Casual Legal: OHS investigations

By Anthony Purgas
Reynolds Mirth Richards Farmer LLP
Alberta Municipalities Casual Legal Service Provider

At this time of year, many municipalities’ public works departments consider changes to the nature of their work for the upcoming winter season. Given the activities and equipment involved, there is always a risk that a safety incident that requires intervention by Occupational Health and Safety (OHS) will occur.

An employer has an obligation, as per the OHS Act, to report an injury or incident to OHS in the following situations:

  • (a) Where the incident results in the death of a worker.
  • (b) Where there is reason to believe a worker will be hospitalized beyond treatment in an emergency room or urgent care facility. 
  • (c) An unplanned explosion, fire or flood that has the potential to or does cause serious injury or illness.
  • (d) The collapse or upset of a crane, derrick or hoist.
  • (e) The collapse or failure of any component of a building necessary for the structural integrity of the building.

In addition to immediately advising OHS of any of the incidents above, the employer (or prime contractor, if applicable) must do several things, including:

  • Avoid disturbing the scene of the incident, unless permitted to by an OHS officer or police officer, or in order to protect people and property endangered by the incident, or, in the cases of (c), (d) and (e) above, where no injury or illness arises; and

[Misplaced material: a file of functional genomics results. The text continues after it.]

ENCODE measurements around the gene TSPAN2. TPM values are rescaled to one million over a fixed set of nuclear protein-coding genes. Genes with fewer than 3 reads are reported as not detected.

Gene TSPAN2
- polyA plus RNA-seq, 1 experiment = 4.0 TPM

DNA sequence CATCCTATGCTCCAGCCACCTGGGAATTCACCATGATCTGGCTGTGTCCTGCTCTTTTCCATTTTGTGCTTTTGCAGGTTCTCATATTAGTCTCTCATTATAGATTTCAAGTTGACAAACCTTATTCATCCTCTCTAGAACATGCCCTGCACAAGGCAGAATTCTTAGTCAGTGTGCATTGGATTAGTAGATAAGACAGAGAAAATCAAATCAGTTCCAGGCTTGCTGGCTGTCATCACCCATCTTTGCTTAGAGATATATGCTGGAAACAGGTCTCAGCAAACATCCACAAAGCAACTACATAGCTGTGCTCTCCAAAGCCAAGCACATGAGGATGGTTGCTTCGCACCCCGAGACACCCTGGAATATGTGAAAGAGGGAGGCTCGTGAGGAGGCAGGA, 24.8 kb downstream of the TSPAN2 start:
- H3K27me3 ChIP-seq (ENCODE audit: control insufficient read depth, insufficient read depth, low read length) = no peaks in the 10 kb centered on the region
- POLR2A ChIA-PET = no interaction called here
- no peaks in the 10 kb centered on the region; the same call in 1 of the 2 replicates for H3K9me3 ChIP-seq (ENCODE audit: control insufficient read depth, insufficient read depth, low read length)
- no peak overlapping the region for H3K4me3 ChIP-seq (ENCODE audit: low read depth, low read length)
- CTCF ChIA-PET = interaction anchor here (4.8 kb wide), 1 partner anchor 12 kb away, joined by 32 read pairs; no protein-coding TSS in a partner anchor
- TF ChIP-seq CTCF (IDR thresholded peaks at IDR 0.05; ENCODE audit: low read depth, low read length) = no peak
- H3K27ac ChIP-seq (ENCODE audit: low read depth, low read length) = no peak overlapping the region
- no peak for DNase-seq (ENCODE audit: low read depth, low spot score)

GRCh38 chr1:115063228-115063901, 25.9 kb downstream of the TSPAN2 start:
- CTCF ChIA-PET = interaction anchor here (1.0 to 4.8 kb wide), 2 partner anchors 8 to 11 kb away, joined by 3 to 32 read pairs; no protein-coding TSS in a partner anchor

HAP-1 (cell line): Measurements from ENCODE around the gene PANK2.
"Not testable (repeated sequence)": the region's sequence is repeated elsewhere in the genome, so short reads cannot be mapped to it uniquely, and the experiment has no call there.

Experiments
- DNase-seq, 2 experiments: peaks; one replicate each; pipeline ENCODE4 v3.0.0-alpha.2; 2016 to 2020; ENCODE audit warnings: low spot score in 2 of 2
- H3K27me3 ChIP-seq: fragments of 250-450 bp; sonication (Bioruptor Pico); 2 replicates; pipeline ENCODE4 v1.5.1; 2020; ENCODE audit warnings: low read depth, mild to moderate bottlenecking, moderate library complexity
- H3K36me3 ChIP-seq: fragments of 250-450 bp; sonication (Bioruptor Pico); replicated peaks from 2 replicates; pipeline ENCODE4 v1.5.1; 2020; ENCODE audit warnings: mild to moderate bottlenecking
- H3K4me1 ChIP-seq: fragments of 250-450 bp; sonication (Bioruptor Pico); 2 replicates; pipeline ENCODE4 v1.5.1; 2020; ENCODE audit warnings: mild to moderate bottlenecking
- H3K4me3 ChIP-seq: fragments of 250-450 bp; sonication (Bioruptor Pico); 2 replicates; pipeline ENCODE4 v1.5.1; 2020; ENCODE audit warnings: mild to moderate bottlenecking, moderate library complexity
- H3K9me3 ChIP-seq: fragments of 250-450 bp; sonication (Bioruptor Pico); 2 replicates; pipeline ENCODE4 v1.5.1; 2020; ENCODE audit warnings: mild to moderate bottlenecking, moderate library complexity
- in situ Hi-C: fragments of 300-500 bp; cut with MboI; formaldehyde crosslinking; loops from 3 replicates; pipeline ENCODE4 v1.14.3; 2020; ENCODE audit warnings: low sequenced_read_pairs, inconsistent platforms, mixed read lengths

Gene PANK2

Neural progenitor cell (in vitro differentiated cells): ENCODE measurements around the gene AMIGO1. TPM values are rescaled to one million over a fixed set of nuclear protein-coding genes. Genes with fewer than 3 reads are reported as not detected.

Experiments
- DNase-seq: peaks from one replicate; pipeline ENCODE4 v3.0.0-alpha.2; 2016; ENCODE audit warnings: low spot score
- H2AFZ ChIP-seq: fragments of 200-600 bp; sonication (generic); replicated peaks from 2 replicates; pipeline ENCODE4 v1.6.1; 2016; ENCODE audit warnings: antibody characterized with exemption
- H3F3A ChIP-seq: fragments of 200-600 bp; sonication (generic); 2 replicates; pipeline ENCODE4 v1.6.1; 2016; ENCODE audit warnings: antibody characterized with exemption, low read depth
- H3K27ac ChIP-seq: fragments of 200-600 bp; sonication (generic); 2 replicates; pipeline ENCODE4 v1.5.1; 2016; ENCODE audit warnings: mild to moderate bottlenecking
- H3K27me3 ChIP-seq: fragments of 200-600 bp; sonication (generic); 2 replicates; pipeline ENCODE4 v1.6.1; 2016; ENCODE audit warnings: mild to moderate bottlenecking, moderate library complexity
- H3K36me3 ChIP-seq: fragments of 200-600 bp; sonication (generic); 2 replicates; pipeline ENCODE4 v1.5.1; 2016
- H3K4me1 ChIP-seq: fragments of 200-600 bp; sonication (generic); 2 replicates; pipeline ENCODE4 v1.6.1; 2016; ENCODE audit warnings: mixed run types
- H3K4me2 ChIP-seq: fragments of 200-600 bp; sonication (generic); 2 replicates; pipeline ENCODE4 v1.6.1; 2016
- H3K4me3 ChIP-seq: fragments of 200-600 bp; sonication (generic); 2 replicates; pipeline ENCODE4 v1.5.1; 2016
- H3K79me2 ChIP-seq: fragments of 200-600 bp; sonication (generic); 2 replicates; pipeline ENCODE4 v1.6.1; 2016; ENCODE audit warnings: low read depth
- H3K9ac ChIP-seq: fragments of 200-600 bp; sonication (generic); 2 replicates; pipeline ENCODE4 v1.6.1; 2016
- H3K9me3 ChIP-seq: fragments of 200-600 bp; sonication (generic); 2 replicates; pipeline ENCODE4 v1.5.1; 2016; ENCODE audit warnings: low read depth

• Investigate and prepare a report regarding the incident. They can hire a third party to do so, but employers must carry out their own investigation, even if OHS conducts a separate investigation.

Because these incidents are often traumatic and require immediate attention, it is important to ensure managers and certain personnel have adequate training in health and safety reporting, in addition to the more typical first aid training. It is also highly recommended that, in any instance where a death or chance of death or serious injury arose, the municipality obtain expert third-party assistance from a lawyer or health and safety consultant to navigate the potential liability.

To access Alberta Municipalities Casual Legal Helpline, Alberta Municipalities members can call toll-free to 1-800-661-7673 or send an casuallegal [at] (email) to reach the municipal legal experts at Reynolds Mirth Richards and Farmer LLP. For more information on the Casual Legal Service, please call 310-MUNI (6864) or send an riskcontrol [at] (email) to speak to Alberta Municipalities Risk Management staff. Any Regular or Associate member of Alberta Municipalities can access the Casual Legal Service.

DISCLAIMER: This article is meant to provide information only and is not intended to provide legal advice. You should seek the advice of legal counsel to address your specific set of circumstances. Although every effort has been made to provide current and accurate information, changes to the law may cause the information in this article to be outdated.